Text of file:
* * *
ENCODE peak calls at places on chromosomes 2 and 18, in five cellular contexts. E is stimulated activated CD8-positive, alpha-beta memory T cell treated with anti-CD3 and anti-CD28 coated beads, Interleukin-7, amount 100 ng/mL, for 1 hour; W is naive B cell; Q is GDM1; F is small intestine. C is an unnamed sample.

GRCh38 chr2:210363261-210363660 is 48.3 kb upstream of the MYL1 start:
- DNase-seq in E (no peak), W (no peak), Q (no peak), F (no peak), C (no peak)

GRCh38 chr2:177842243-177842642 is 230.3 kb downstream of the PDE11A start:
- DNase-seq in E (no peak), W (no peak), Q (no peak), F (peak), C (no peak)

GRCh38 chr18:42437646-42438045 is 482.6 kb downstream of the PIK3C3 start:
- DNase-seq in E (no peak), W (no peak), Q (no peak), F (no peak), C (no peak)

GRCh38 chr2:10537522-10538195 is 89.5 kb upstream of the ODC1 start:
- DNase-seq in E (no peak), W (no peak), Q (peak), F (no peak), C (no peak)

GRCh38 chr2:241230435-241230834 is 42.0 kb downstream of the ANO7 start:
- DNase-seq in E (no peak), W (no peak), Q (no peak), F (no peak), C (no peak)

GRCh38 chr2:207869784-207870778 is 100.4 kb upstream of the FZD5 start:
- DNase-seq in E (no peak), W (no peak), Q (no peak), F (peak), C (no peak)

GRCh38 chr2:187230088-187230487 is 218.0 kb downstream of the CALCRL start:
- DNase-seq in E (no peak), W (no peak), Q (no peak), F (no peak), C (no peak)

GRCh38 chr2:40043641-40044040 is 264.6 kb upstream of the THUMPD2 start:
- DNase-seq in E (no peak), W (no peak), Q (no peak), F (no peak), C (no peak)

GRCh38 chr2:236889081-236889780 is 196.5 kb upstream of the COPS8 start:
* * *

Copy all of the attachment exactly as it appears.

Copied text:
ENCODE peak calls at places on chromosomes 2 and 18, in five cellular contexts. E is stimulated activated CD8-positive, alpha-beta memory T cell treated with anti-CD3 and anti-CD28 coated beads, Interleukin-7, amount 100 ng/mL, for 1 hour; W is naive B cell; Q is GDM1; F is small intestine. C is an unnamed sample.

GRCh38 chr2:210363261-210363660 is 48.3 kb upstream of the MYL1 start:
- DNase-seq in E (no peak), W (no peak), Q (no peak), F (no peak), C (no peak)

GRCh38 chr2:177842243-177842642 is 230.3 kb downstream of the PDE11A start:
- DNase-seq in E (no peak), W (no peak), Q (no peak), F (peak), C (no peak)

GRCh38 chr18:42437646-42438045 is 482.6 kb downstream of the PIK3C3 start:
- DNase-seq in E (no peak), W (no peak), Q (no peak), F (no peak), C (no peak)

GRCh38 chr2:10537522-10538195 is 89.5 kb upstream of the ODC1 start:
- DNase-seq in E (no peak), W (no peak), Q (peak), F (no peak), C (no peak)

GRCh38 chr2:241230435-241230834 is 42.0 kb downstream of the ANO7 start:
- DNase-seq in E (no peak), W (no peak), Q (no peak), F (no peak), C (no peak)

GRCh38 chr2:207869784-207870778 is 100.4 kb upstream of the FZD5 start:
- DNase-seq in E (no peak), W (no peak), Q (no peak), F (peak), C (no peak)

GRCh38 chr2:187230088-187230487 is 218.0 kb downstream of the CALCRL start:
- DNase-seq in E (no peak), W (no peak), Q (no peak), F (no peak), C (no peak)

GRCh38 chr2:40043641-40044040 is 264.6 kb upstream of the THUMPD2 start:
- DNase-seq in E (no peak), W (no peak), Q (no peak), F (no peak), C (no peak)

GRCh38 chr2:236889081-236889780 is 196.5 kb upstream of the COPS8 start: